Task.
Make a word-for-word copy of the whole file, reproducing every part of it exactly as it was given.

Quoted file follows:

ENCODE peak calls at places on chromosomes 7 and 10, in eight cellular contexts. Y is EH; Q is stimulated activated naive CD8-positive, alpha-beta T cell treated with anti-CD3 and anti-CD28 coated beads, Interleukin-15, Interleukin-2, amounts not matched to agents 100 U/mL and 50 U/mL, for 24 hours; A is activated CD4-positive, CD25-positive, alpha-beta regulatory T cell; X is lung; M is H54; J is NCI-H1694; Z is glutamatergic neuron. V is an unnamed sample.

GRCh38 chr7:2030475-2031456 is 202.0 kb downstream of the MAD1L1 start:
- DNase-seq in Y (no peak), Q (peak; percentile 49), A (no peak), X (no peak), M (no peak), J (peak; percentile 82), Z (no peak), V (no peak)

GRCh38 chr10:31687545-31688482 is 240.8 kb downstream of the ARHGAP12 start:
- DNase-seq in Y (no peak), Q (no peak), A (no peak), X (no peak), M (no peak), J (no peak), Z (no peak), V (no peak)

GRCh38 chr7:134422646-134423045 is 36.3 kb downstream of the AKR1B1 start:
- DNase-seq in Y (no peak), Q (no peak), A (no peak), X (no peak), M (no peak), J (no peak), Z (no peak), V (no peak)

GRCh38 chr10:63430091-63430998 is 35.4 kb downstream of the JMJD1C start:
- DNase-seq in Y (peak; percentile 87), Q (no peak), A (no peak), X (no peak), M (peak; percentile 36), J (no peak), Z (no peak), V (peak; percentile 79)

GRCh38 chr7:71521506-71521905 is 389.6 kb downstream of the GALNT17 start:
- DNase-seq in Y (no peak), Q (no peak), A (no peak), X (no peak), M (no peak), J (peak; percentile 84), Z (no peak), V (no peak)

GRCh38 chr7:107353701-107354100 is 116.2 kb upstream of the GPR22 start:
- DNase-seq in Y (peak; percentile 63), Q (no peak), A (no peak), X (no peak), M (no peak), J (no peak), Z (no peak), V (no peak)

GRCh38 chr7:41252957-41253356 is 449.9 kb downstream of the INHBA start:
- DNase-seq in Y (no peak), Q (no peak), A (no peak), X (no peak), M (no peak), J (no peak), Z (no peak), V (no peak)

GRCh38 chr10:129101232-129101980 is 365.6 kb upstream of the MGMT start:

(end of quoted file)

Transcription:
ENCODE peak calls at places on chromosomes 7 and 10, in eight cellular contexts. Y is EH; Q is stimulated activated naive CD8-positive, alpha-beta T cell treated with anti-CD3 and anti-CD28 coated beads, Interleukin-15, Interleukin-2, amounts not matched to agents 100 U/mL and 50 U/mL, for 24 hours; A is activated CD4-positive, CD25-positive, alpha-beta regulatory T cell; X is lung; M is H54; J is NCI-H1694; Z is glutamatergic neuron. V is an unnamed sample.

GRCh38 chr7:2030475-2031456 is 202.0 kb downstream of the MAD1L1 start:
- DNase-seq in Y (no peak), Q (peak; percentile 49), A (no peak), X (no peak), M (no peak), J (peak; percentile 82), Z (no peak), V (no peak)

GRCh38 chr10:31687545-31688482 is 240.8 kb downstream of the ARHGAP12 start:
- DNase-seq in Y (no peak), Q (no peak), A (no peak), X (no peak), M (no peak), J (no peak), Z (no peak), V (no peak)

GRCh38 chr7:134422646-134423045 is 36.3 kb downstream of the AKR1B1 start:
- DNase-seq in Y (no peak), Q (no peak), A (no peak), X (no peak), M (no peak), J (no peak), Z (no peak), V (no peak)

GRCh38 chr10:63430091-63430998 is 35.4 kb downstream of the JMJD1C start:
- DNase-seq in Y (peak; percentile 87), Q (no peak), A (no peak), X (no peak), M (peak; percentile 36), J (no peak), Z (no peak), V (peak; percentile 79)

GRCh38 chr7:71521506-71521905 is 389.6 kb downstream of the GALNT17 start:
- DNase-seq in Y (no peak), Q (no peak), A (no peak), X (no peak), M (no peak), J (peak; percentile 84), Z (no peak), V (no peak)

GRCh38 chr7:107353701-107354100 is 116.2 kb upstream of the GPR22 start:
- DNase-seq in Y (peak; percentile 63), Q (no peak), A (no peak), X (no peak), M (no peak), J (no peak), Z (no peak), V (no peak)

GRCh38 chr7:41252957-41253356 is 449.9 kb downstream of the INHBA start:
- DNase-seq in Y (no peak), Q (no peak), A (no peak), X (no peak), M (no peak), J (no peak), Z (no peak), V (no peak)

GRCh38 chr10:129101232-129101980 is 365.6 kb upstream of the MGMT start: